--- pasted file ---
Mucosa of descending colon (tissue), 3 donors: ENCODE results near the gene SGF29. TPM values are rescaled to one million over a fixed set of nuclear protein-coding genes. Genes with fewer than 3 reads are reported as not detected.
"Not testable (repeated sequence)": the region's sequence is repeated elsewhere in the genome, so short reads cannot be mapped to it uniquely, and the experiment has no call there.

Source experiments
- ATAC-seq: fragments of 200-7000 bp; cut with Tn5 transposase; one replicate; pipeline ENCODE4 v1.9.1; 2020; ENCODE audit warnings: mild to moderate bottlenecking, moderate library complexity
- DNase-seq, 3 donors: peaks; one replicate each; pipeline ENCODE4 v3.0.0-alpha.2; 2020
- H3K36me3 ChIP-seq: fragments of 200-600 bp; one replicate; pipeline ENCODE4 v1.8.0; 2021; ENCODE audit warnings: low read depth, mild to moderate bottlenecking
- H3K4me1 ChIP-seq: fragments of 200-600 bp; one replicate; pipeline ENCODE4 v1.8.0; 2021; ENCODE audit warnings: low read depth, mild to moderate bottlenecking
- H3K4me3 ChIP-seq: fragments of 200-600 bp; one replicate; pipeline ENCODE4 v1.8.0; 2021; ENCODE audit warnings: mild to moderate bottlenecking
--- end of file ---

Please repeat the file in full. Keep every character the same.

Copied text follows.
Mucosa of descending colon (tissue), 3 donors: ENCODE results near the gene SGF29. TPM values are rescaled to one million over a fixed set of nuclear protein-coding genes. Genes with fewer than 3 reads are reported as not detected.
"Not testable (repeated sequence)": the region's sequence is repeated elsewhere in the genome, so short reads cannot be mapped to it uniquely, and the experiment has no call there.

Source experiments
- ATAC-seq: fragments of 200-7000 bp; cut with Tn5 transposase; one replicate; pipeline ENCODE4 v1.9.1; 2020; ENCODE audit warnings: mild to moderate bottlenecking, moderate library complexity
- DNase-seq, 3 donors: peaks; one replicate each; pipeline ENCODE4 v3.0.0-alpha.2; 2020
- H3K36me3 ChIP-seq: fragments of 200-600 bp; one replicate; pipeline ENCODE4 v1.8.0; 2021; ENCODE audit warnings: low read depth, mild to moderate bottlenecking
- H3K4me1 ChIP-seq: fragments of 200-600 bp; one replicate; pipeline ENCODE4 v1.8.0; 2021; ENCODE audit warnings: low read depth, mild to moderate bottlenecking
- H3K4me3 ChIP-seq: fragments of 200-600 bp; one replicate; pipeline ENCODE4 v1.8.0; 2021; ENCODE audit warnings: mild to moderate bottlenecking